;

Civil War Blog

A project of PA Historian

Daniel B. Oberholzer – Artist of Elizabethville & Carpenter of Millersburg

Posted By on March 15, 2017

The name Daniel Oberholtzer appears on the plaque on the Millersburg Soldier Monument, Millersburg, Dauphin County, Pennsylvania.  In researching him, several surprising facts were uncovered.

According to information found on Ancestry.com and elsewhere, Daniel Oberholtzer (or Daniel Oberholzer is he is sometimes found in the records), was born on 2 June 1838 in Pennsylvania, the son of Abraham Oberholzer (1797-1885) and  Elizabeth [Benner] Oberholzer (1800-1877).  In 1850, the family was living in Upper Paxton Township, where Abraham was working as a farmer.

In 1860, Daniel B. Oberholtzer, age 22, was living in a hotel operated by Matilda Wingerter, age 47, in Elizabethville, Dauphin County, Pennsylvania, where Daniel gave his occupation as artist.

When the Civil War started, Daniel registered for the draft and then was drafted into service in the 172nd Pennsylvania Infantry, Company G, as a Private.  He began his service on 2 November 1862 and completed it on 6 August 1863.  No record has been seen that he received any war-related injuries during the war and, in fact, when he reported his service to the 1890 census, he did not attribute any disabilities to his service.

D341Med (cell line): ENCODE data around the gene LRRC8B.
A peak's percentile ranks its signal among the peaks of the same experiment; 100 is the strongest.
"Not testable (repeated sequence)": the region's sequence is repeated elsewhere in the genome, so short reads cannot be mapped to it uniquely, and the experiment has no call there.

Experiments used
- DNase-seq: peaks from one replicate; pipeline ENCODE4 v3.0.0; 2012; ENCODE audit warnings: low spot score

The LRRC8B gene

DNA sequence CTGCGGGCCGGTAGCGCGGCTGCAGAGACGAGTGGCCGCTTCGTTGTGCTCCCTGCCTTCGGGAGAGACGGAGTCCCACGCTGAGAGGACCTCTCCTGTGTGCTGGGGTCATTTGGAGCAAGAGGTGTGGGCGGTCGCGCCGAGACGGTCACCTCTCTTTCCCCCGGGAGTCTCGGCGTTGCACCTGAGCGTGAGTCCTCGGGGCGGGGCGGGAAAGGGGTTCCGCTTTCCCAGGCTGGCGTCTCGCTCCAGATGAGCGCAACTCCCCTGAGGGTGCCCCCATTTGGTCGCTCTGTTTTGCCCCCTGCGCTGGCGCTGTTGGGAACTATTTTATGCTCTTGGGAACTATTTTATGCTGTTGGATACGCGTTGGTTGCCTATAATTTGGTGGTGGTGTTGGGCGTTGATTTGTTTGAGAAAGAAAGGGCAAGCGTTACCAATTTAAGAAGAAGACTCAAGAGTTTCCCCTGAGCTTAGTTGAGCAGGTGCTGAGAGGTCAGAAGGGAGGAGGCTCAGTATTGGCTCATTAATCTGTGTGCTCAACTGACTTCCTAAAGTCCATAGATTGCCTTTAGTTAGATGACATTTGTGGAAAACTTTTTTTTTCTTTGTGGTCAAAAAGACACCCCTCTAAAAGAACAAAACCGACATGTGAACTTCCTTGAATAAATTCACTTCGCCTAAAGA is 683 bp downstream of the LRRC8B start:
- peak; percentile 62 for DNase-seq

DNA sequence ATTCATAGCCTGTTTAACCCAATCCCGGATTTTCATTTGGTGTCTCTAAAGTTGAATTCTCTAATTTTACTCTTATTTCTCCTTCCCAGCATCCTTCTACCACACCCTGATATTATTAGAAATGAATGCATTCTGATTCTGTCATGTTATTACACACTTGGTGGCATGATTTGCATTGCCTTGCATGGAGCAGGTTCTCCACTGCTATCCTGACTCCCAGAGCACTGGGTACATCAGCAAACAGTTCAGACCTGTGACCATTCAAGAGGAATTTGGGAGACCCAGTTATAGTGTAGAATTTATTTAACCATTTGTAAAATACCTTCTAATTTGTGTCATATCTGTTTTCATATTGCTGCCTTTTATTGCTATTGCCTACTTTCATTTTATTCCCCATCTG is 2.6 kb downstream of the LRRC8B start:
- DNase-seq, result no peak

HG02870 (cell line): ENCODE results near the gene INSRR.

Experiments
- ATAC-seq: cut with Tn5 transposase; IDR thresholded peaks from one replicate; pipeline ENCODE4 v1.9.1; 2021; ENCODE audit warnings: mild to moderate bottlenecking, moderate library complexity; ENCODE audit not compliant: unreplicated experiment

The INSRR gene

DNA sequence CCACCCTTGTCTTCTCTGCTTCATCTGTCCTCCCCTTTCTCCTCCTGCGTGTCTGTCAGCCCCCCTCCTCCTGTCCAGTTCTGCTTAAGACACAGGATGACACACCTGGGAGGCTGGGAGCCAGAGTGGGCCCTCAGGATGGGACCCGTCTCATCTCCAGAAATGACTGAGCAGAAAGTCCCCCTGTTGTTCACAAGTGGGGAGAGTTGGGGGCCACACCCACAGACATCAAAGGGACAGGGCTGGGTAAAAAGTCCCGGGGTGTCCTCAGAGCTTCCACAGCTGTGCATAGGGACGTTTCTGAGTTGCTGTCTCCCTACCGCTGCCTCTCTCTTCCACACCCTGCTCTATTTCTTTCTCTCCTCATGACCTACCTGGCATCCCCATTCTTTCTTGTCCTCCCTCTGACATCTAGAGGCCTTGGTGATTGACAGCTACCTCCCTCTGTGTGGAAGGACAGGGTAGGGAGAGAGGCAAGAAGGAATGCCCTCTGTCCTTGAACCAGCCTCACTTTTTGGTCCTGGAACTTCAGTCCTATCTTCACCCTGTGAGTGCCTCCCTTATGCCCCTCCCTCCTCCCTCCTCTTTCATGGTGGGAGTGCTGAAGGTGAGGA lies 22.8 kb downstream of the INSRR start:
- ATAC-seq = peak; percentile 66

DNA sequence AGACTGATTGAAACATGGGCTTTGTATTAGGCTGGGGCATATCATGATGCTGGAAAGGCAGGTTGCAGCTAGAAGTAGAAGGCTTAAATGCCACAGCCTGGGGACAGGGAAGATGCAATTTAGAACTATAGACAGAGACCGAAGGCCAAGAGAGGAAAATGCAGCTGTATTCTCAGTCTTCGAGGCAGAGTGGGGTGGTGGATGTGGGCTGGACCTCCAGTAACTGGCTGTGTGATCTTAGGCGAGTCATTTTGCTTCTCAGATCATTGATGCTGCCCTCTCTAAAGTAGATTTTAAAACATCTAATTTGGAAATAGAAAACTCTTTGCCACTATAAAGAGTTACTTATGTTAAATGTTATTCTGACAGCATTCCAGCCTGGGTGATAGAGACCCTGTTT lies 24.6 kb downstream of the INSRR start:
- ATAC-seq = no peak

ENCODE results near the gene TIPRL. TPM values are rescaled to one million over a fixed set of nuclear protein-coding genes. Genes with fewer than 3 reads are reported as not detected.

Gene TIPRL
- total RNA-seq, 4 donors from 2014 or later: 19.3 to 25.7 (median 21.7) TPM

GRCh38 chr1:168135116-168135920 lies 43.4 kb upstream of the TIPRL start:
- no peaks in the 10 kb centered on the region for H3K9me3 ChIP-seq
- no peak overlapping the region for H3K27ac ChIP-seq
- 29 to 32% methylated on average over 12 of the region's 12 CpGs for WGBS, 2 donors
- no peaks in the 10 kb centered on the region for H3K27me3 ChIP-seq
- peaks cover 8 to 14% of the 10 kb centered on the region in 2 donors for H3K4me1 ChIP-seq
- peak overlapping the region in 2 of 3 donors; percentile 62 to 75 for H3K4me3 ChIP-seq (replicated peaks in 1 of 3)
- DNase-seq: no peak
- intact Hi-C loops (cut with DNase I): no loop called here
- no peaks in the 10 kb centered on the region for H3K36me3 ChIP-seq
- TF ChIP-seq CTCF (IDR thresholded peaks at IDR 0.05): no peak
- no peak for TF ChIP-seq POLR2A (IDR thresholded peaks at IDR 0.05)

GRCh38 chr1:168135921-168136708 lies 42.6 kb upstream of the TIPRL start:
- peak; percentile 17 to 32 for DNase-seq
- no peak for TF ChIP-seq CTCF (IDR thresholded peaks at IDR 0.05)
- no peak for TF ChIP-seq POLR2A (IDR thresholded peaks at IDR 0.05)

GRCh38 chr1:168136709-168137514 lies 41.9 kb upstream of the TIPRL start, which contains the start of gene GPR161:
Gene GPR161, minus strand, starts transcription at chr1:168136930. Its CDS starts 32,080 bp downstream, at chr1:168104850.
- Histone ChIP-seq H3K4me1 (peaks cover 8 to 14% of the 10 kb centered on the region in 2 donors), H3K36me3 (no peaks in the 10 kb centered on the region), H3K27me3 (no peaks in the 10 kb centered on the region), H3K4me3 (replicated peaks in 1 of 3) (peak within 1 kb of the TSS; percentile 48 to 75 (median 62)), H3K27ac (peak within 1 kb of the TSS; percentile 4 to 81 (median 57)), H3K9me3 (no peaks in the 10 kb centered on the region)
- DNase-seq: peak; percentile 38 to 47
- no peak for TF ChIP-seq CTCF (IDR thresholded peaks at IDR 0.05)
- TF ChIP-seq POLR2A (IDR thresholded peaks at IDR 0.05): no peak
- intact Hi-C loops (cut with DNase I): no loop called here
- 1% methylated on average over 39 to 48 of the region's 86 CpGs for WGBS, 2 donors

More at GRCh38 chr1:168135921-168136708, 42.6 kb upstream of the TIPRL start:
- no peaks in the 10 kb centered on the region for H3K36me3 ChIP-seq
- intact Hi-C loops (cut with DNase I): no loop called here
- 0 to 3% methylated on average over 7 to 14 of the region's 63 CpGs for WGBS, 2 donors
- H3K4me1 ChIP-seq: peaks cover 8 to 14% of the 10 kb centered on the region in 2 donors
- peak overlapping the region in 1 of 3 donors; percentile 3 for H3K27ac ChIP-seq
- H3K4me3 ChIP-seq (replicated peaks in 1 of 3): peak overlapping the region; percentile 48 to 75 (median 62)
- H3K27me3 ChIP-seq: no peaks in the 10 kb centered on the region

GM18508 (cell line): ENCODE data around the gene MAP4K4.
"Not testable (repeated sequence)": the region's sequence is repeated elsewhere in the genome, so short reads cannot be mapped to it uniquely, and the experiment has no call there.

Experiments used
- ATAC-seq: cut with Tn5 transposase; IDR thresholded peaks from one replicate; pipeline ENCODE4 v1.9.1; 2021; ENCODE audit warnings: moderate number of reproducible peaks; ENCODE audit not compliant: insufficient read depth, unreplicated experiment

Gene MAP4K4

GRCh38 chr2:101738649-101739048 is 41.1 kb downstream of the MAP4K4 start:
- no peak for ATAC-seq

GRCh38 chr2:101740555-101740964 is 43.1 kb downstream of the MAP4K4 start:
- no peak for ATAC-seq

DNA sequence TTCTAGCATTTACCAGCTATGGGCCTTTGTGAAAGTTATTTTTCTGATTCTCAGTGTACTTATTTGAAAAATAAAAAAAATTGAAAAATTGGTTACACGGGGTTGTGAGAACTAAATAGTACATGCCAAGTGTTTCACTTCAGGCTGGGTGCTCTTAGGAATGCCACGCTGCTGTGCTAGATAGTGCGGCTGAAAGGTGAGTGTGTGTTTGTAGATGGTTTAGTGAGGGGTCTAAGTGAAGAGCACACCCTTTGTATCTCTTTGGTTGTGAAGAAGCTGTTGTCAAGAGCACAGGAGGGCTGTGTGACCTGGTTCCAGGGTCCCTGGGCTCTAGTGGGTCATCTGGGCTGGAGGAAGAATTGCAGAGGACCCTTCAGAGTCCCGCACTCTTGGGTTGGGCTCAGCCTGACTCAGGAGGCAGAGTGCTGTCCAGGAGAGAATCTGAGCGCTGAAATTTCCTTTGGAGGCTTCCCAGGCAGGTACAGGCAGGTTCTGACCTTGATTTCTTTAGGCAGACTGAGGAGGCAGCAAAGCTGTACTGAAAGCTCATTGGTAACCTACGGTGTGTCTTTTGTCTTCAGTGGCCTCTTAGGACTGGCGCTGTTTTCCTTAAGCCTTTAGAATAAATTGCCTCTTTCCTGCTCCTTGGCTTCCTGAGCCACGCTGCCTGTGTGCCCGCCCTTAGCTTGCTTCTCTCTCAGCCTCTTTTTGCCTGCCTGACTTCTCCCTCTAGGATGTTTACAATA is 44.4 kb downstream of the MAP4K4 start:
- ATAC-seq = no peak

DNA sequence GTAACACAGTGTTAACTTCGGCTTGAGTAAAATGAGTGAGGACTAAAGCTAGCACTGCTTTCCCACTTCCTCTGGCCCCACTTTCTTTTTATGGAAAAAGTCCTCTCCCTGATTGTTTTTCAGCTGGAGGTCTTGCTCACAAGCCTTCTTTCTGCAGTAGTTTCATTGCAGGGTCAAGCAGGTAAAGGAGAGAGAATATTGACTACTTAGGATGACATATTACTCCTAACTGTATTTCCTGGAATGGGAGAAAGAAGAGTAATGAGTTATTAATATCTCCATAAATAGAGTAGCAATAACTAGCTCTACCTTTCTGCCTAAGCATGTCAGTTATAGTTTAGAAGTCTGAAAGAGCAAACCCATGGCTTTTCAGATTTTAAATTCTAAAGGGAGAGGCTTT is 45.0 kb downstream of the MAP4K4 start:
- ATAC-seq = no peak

The Pennsylvania Veterans’ File Card, shown above from the Pennsylvania Archives, provides the Bates reference of 4-1186, which in addition to the muster dates, gives a regimental history.

Daniel B. Oberholtzer applied for an invalid pension in 1890, according to the Pension Index Card, shown above from Ancestry.com.  He received the pension and collected it until his death, which according to other sources, occurred on 28 December 1905.  On 12 February 1906, his widow, Catharine Oberholtzer applied, and according to the Pension Index Card, she received benefits, which she collected.  But, did she collect those benefits until her death?

An examination of the Pension Index Card from Fold3 shows a reference to another pension file for the widow – that of Jeremiah Garis, who served in the 148th Pennsylvania Infantry, Company D, and the application number on that pension is much lower, indicating the date was much earlier!  Who was Jeremial Garis?

The Pennsylvania Veterans’ File Card, shown above from the Pennsylvania Archives, for Jeremiah Garos (found also in the records as Jeremiah Garis), notes that on 9 March 1865, he was mustered into service in Company D, as a Private, in the 148th Pennsylvania Infantry.  At the time he was 20 years old, lived in Centre County, Pennsylvania, and was working as a laborer.   Physically, he stood 5 foot 8 inches tall, had dark hair, a light complexion, and dark eyes.  No discharge information is given on the card, but in the “remarks,” it is mentioned that he was a “supposed prisoner since 22 June 1864.”

The Pension Index Card from Ancestry.com (shown above) for Catharine Garis, widow of Jeremiah Garis, shows that she applied for benefits on 3 May 1866, and was awarded benefits, which she apparently collected.  Thus the status of Jeremiah had to be changed from “supposed prisoner” to “deceased” at some point between 22 June 1864 and the date she made application.